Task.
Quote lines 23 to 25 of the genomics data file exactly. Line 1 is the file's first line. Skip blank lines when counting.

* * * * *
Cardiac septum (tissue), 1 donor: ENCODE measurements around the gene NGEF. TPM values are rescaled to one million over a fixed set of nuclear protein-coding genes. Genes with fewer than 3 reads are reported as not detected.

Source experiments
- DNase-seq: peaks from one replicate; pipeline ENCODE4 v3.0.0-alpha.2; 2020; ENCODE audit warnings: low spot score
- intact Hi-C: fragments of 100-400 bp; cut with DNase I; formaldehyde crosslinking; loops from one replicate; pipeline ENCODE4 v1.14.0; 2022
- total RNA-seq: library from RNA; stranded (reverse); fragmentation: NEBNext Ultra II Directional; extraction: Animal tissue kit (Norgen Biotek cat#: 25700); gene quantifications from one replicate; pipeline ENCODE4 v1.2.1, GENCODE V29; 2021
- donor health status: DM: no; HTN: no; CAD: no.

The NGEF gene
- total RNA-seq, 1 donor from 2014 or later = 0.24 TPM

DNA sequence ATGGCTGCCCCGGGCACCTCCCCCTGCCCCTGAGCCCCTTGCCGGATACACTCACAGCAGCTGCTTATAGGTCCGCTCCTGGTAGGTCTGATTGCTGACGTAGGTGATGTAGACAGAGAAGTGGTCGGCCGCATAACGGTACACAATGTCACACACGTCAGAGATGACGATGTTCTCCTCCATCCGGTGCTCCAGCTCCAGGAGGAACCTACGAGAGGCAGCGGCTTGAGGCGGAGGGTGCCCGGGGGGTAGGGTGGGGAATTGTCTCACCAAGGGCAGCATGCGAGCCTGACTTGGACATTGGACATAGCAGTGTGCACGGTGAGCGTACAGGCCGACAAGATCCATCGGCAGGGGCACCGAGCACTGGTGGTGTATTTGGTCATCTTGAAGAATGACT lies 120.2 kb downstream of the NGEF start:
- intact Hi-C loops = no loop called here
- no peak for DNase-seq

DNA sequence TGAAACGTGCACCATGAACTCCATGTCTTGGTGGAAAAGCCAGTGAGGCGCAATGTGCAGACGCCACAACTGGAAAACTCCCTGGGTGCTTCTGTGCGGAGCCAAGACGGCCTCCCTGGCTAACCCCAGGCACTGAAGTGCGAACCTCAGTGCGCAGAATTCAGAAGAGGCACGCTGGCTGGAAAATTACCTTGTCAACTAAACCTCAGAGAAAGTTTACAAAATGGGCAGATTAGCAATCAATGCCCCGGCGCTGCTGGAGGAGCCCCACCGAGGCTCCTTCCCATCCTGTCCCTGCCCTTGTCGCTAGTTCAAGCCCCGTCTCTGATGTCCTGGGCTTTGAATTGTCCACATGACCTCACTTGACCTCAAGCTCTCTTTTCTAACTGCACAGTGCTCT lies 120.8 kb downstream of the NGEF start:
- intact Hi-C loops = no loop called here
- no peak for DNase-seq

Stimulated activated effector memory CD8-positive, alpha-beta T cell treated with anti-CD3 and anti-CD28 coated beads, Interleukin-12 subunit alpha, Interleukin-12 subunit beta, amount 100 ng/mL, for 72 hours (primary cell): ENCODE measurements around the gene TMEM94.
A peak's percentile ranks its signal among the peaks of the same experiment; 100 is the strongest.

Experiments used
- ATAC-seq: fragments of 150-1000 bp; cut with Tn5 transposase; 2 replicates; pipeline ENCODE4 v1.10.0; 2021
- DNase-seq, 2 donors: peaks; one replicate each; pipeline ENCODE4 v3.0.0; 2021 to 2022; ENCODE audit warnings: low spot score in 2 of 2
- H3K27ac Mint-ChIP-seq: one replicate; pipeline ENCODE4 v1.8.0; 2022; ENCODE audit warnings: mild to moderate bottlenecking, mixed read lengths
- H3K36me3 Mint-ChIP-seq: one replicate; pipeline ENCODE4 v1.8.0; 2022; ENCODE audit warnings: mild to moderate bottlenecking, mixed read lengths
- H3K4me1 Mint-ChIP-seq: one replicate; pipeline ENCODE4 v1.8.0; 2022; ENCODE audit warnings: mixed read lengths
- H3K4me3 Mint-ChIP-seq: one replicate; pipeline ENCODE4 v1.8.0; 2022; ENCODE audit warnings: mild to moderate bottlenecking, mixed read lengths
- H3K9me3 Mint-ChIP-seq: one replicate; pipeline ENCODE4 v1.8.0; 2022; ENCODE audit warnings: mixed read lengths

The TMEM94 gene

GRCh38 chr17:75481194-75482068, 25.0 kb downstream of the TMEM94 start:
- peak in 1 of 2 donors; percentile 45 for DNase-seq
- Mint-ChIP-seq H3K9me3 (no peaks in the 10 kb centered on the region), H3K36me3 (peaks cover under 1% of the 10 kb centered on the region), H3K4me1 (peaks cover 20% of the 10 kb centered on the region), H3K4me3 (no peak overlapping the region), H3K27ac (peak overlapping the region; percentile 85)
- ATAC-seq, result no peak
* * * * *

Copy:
- H3K4me3 Mint-ChIP-seq: one replicate; pipeline ENCODE4 v1.8.0; 2022; ENCODE audit warnings: mild to moderate bottlenecking, mixed read lengths
- H3K9me3 Mint-ChIP-seq: one replicate; pipeline ENCODE4 v1.8.0; 2022; ENCODE audit warnings: mixed read lengths

The TMEM94 gene